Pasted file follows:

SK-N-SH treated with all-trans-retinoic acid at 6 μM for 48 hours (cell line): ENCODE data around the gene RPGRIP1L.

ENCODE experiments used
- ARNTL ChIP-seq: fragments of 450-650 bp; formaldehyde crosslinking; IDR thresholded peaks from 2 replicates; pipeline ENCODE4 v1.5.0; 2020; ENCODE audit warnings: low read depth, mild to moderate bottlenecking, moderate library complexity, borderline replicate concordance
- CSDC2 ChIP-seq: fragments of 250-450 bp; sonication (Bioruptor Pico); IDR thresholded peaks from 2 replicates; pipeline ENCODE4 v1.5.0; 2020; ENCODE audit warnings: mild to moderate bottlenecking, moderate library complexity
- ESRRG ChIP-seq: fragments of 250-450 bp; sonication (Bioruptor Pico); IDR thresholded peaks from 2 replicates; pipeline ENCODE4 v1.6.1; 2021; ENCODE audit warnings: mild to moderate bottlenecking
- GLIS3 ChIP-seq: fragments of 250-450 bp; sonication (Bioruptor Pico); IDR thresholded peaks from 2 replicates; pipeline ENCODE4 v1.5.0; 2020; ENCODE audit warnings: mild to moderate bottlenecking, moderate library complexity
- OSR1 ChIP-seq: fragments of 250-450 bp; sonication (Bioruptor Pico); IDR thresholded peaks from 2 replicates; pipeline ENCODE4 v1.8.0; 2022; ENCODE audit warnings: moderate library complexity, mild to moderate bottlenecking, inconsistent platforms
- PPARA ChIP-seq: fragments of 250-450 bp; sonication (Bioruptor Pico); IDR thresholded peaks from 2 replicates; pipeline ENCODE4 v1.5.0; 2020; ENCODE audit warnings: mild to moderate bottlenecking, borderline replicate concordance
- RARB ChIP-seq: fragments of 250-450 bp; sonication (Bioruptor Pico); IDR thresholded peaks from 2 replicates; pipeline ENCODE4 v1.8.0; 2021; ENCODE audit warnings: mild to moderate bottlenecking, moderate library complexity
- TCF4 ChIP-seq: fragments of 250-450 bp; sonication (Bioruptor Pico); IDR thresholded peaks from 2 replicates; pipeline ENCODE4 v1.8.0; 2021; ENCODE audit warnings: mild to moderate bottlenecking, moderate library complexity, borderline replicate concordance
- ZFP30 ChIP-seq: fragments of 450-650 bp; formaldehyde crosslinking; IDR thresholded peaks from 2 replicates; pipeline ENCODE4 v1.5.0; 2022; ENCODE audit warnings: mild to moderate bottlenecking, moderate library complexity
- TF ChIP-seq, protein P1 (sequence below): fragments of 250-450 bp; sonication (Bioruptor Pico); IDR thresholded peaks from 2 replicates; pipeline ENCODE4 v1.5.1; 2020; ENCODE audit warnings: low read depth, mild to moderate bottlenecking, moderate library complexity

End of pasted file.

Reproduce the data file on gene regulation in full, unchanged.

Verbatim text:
SK-N-SH treated with all-trans-retinoic acid at 6 μM for 48 hours (cell line): ENCODE data around the gene RPGRIP1L.

ENCODE experiments used
- ARNTL ChIP-seq: fragments of 450-650 bp; formaldehyde crosslinking; IDR thresholded peaks from 2 replicates; pipeline ENCODE4 v1.5.0; 2020; ENCODE audit warnings: low read depth, mild to moderate bottlenecking, moderate library complexity, borderline replicate concordance
- CSDC2 ChIP-seq: fragments of 250-450 bp; sonication (Bioruptor Pico); IDR thresholded peaks from 2 replicates; pipeline ENCODE4 v1.5.0; 2020; ENCODE audit warnings: mild to moderate bottlenecking, moderate library complexity
- ESRRG ChIP-seq: fragments of 250-450 bp; sonication (Bioruptor Pico); IDR thresholded peaks from 2 replicates; pipeline ENCODE4 v1.6.1; 2021; ENCODE audit warnings: mild to moderate bottlenecking
- GLIS3 ChIP-seq: fragments of 250-450 bp; sonication (Bioruptor Pico); IDR thresholded peaks from 2 replicates; pipeline ENCODE4 v1.5.0; 2020; ENCODE audit warnings: mild to moderate bottlenecking, moderate library complexity
- OSR1 ChIP-seq: fragments of 250-450 bp; sonication (Bioruptor Pico); IDR thresholded peaks from 2 replicates; pipeline ENCODE4 v1.8.0; 2022; ENCODE audit warnings: moderate library complexity, mild to moderate bottlenecking, inconsistent platforms
- PPARA ChIP-seq: fragments of 250-450 bp; sonication (Bioruptor Pico); IDR thresholded peaks from 2 replicates; pipeline ENCODE4 v1.5.0; 2020; ENCODE audit warnings: mild to moderate bottlenecking, borderline replicate concordance
- RARB ChIP-seq: fragments of 250-450 bp; sonication (Bioruptor Pico); IDR thresholded peaks from 2 replicates; pipeline ENCODE4 v1.8.0; 2021; ENCODE audit warnings: mild to moderate bottlenecking, moderate library complexity
- TCF4 ChIP-seq: fragments of 250-450 bp; sonication (Bioruptor Pico); IDR thresholded peaks from 2 replicates; pipeline ENCODE4 v1.8.0; 2021; ENCODE audit warnings: mild to moderate bottlenecking, moderate library complexity, borderline replicate concordance
- ZFP30 ChIP-seq: fragments of 450-650 bp; formaldehyde crosslinking; IDR thresholded peaks from 2 replicates; pipeline ENCODE4 v1.5.0; 2022; ENCODE audit warnings: mild to moderate bottlenecking, moderate library complexity
- TF ChIP-seq, protein P1 (sequence below): fragments of 250-450 bp; sonication (Bioruptor Pico); IDR thresholded peaks from 2 replicates; pipeline ENCODE4 v1.5.1; 2020; ENCODE audit warnings: low read depth, mild to moderate bottlenecking, moderate library complexity